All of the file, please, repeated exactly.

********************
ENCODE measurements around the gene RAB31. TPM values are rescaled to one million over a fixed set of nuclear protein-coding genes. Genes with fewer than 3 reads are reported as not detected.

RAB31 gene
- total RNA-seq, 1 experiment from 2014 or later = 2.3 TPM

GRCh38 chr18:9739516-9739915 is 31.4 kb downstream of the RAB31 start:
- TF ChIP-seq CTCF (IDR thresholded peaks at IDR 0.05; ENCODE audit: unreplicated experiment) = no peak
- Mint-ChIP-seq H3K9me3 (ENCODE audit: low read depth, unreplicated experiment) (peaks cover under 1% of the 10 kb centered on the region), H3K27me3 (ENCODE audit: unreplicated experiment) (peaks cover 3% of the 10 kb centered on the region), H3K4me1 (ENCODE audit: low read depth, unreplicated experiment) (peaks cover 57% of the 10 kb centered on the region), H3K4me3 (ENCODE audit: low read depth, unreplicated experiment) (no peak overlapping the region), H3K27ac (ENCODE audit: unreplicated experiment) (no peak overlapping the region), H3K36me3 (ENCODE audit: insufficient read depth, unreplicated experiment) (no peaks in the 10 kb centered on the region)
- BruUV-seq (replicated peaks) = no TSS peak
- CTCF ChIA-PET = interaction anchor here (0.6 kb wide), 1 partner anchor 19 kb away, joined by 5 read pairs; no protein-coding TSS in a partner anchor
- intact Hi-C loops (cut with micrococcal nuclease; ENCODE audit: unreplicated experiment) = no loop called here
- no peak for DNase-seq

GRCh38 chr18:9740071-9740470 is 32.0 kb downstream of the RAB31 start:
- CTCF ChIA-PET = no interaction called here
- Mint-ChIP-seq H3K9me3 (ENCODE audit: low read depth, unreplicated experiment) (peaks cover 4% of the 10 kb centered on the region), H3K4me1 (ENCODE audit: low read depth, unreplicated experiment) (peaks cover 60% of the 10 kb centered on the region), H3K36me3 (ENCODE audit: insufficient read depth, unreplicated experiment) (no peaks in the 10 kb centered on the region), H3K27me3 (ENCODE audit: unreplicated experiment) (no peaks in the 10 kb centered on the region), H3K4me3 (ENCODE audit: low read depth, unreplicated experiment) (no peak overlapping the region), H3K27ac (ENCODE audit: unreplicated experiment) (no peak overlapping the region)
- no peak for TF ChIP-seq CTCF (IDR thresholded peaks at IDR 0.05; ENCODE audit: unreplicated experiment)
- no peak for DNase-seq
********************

ENCODE measurements around the gene RAB31. TPM values are rescaled to one million over a fixed set of nuclear protein-coding genes. Genes with fewer than 3 reads are reported as not detected.

RAB31 gene
- total RNA-seq, 1 experiment from 2014 or later = 2.3 TPM

GRCh38 chr18:9739516-9739915 is 31.4 kb downstream of the RAB31 start:
- TF ChIP-seq CTCF (IDR thresholded peaks at IDR 0.05; ENCODE audit: unreplicated experiment) = no peak
- Mint-ChIP-seq H3K9me3 (ENCODE audit: low read depth, unreplicated experiment) (peaks cover under 1% of the 10 kb centered on the region), H3K27me3 (ENCODE audit: unreplicated experiment) (peaks cover 3% of the 10 kb centered on the region), H3K4me1 (ENCODE audit: low read depth, unreplicated experiment) (peaks cover 57% of the 10 kb centered on the region), H3K4me3 (ENCODE audit: low read depth, unreplicated experiment) (no peak overlapping the region), H3K27ac (ENCODE audit: unreplicated experiment) (no peak overlapping the region), H3K36me3 (ENCODE audit: insufficient read depth, unreplicated experiment) (no peaks in the 10 kb centered on the region)
- BruUV-seq (replicated peaks) = no TSS peak
- CTCF ChIA-PET = interaction anchor here (0.6 kb wide), 1 partner anchor 19 kb away, joined by 5 read pairs; no protein-coding TSS in a partner anchor
- intact Hi-C loops (cut with micrococcal nuclease; ENCODE audit: unreplicated experiment) = no loop called here
- no peak for DNase-seq

GRCh38 chr18:9740071-9740470 is 32.0 kb downstream of the RAB31 start:
- CTCF ChIA-PET = no interaction called here
- Mint-ChIP-seq H3K9me3 (ENCODE audit: low read depth, unreplicated experiment) (peaks cover 4% of the 10 kb centered on the region), H3K4me1 (ENCODE audit: low read depth, unreplicated experiment) (peaks cover 60% of the 10 kb centered on the region), H3K36me3 (ENCODE audit: insufficient read depth, unreplicated experiment) (no peaks in the 10 kb centered on the region), H3K27me3 (ENCODE audit: unreplicated experiment) (no peaks in the 10 kb centered on the region), H3K4me3 (ENCODE audit: low read depth, unreplicated experiment) (no peak overlapping the region), H3K27ac (ENCODE audit: unreplicated experiment) (no peak overlapping the region)
- no peak for TF ChIP-seq CTCF (IDR thresholded peaks at IDR 0.05; ENCODE audit: unreplicated experiment)
- no peak for DNase-seq